Histone-deacetylase-inhibitory effects of periodontopathic-bacterial metabolites induce human gingival epithelial Ca9-22 cell death

Kazuki Uemichi, Yoshikazu Mikami, Takayasu Watanabe, Keiji Shinozuka, Morio Tonogi, Hiromasa Tsuda

Research output: Contribution to journalArticlepeer-review

3 Citations (Scopus)


Dental plaque bacteria produce high concentrations of short-chain fatty acids (SCFAs), as bacterial metabolites. SCFA-treated gingival epithelial cells undergo cell death. Our previous reports demonstrated that butyrate-induced cell death depends on autophagy and reactive oxygen species (ROS). However, the precise mechanisms underlying SCFA-induced gingival epithelial cell death is poorly understood. Butyrate is a strong histone deacetylase (HDAC) inhibitor. Therefore, we determined the involvement of HDAC inhibitory activity in SCFA-induced gingival epithelial cells. Ca9-22 cells were used as an in vitro counterpart of gingival epithelial cells. Ca9-22 cells were treated with HDAC inhibitors in the presence or absence of C646, a P300 histone acetyltransferase (HAT) inhibitor, and compared the number of dead cells, which are measured using SYTOX Green dye. Acetylation levels of histone H3 were examined using western blotting. Changes in transcriptomes during the butyrate and C646 treatment were examined using RNA sequencing analysis. The butyrate or propionate-treatment of Ca9-22 cells induced acetylation of histone H3, while the C646 treatment strongly reduced the elevated acetylation levels. Accordingly, butyrate or propionate-induced cell death was inhibited by the C646 treatment. Similar results were obtained when other HDAC inhibitors were used. Whole transcriptome analysis revealed that the expression of numerous genes was altered by butyrate-induced histone acetylation. Moreover, some autophagy and ROS-related genes found in the altered genes might induce cell death. This study suggests the need for HDAC-inhibitory activity of bacterial metabolites to induce cell death, and the effects might enhance autophagy and ROS production.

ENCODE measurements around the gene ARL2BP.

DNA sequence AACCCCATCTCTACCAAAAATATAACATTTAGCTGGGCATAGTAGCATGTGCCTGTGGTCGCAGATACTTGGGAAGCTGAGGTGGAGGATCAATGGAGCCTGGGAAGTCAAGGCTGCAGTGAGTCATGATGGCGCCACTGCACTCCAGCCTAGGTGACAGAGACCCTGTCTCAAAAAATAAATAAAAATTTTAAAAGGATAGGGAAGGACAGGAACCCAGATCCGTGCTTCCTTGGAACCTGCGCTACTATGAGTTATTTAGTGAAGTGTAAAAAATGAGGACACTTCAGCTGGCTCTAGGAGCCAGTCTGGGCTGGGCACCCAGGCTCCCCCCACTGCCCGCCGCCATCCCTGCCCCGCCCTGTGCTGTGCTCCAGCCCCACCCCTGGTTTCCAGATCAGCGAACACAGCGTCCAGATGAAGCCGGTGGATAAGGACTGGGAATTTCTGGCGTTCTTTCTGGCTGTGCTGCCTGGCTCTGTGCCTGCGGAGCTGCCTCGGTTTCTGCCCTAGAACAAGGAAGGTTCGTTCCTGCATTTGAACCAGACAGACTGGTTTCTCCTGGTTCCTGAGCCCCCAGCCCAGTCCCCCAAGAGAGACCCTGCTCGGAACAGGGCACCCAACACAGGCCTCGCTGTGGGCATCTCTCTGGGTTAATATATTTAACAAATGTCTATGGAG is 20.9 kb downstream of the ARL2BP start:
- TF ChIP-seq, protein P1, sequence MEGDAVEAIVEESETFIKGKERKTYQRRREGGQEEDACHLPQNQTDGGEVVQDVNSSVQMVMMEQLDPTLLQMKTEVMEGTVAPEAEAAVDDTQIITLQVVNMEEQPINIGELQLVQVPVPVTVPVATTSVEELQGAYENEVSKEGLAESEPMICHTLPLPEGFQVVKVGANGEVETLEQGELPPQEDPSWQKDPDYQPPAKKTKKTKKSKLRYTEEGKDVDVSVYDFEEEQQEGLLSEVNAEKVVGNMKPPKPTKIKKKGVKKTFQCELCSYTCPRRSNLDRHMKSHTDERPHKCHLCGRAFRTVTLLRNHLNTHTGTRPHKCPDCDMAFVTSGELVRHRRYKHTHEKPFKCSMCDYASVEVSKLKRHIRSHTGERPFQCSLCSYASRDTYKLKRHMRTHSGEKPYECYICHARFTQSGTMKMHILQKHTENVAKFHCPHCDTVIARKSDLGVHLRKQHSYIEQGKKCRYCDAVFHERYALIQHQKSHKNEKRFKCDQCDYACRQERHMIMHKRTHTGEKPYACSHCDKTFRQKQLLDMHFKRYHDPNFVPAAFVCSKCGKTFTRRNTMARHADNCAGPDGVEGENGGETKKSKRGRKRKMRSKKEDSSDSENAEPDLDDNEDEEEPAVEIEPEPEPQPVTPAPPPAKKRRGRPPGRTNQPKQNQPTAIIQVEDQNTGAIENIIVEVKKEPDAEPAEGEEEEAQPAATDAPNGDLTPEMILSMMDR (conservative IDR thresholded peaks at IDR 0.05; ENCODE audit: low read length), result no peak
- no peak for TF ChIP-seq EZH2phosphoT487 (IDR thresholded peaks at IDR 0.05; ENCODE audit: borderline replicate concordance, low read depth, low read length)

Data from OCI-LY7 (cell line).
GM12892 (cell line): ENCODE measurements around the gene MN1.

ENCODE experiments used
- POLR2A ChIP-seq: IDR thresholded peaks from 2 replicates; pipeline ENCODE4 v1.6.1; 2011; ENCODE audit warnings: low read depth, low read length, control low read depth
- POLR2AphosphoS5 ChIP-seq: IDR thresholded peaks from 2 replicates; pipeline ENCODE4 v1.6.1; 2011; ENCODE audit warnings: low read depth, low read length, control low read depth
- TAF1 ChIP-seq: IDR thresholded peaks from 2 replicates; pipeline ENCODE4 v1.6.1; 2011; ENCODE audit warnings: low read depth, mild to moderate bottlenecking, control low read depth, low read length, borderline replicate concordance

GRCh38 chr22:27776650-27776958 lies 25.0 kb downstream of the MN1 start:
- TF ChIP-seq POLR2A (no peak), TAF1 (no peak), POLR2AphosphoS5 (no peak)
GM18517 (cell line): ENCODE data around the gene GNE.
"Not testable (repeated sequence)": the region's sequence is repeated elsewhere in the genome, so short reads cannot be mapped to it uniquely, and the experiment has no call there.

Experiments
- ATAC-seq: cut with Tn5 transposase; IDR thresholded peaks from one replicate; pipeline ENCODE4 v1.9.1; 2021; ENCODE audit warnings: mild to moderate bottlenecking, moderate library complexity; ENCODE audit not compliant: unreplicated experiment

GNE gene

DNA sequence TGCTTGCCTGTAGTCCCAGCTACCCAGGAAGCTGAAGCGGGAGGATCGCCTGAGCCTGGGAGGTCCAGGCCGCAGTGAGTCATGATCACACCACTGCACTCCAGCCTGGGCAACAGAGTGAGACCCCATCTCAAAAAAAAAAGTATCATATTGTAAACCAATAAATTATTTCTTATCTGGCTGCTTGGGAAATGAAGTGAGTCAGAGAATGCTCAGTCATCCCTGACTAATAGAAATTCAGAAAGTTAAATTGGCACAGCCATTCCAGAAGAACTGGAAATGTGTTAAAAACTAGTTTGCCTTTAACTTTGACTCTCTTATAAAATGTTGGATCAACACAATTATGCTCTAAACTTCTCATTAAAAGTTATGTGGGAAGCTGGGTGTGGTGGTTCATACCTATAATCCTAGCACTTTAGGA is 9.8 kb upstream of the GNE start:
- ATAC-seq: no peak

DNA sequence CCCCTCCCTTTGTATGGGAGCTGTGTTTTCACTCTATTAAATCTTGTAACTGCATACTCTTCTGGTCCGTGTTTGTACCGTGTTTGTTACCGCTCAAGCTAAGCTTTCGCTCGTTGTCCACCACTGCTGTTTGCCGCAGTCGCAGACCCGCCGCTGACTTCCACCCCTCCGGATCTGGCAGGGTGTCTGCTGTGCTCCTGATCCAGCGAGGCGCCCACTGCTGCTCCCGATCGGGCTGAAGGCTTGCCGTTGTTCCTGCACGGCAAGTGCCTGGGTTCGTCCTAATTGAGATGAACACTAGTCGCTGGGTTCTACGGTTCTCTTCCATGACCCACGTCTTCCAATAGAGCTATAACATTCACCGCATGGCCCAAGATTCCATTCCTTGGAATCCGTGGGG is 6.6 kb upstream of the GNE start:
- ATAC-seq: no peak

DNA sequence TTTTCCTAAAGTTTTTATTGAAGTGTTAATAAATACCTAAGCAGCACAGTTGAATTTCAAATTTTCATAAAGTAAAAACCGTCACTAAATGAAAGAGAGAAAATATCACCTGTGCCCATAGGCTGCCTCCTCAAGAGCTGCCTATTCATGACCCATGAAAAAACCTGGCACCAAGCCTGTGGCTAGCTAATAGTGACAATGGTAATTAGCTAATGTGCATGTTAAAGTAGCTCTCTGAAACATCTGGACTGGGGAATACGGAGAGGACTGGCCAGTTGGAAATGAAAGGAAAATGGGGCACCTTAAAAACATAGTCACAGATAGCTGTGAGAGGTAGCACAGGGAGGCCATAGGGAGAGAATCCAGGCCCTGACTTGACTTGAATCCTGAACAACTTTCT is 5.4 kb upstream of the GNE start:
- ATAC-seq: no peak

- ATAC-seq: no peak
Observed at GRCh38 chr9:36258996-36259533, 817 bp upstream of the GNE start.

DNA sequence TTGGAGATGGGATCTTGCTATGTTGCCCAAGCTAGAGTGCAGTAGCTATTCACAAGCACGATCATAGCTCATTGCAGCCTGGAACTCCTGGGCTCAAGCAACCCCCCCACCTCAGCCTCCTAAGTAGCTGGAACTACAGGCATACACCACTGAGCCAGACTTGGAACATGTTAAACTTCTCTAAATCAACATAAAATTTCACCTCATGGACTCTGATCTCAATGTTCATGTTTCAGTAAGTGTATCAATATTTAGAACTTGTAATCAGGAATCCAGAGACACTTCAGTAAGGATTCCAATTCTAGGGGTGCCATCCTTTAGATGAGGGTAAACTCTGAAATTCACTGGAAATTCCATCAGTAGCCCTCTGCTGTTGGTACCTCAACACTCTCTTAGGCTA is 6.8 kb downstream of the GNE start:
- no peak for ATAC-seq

Original languageEnglish
Pages (from-to)658-667
Number of pages10
JournalOdontology / the Society of the Nippon Dental University
Issue number3
Publication statusPublished - Jul 2023


  • Autophagy
  • Cellular death
  • Histone deacetylase
  • Reactive oxygen species


Dive into the research topics of 'Histone-deacetylase-inhibitory effects of periodontopathic-bacterial metabolites induce human gingival epithelial Ca9-22 cell death'. Together they form a unique fingerprint.

Cite this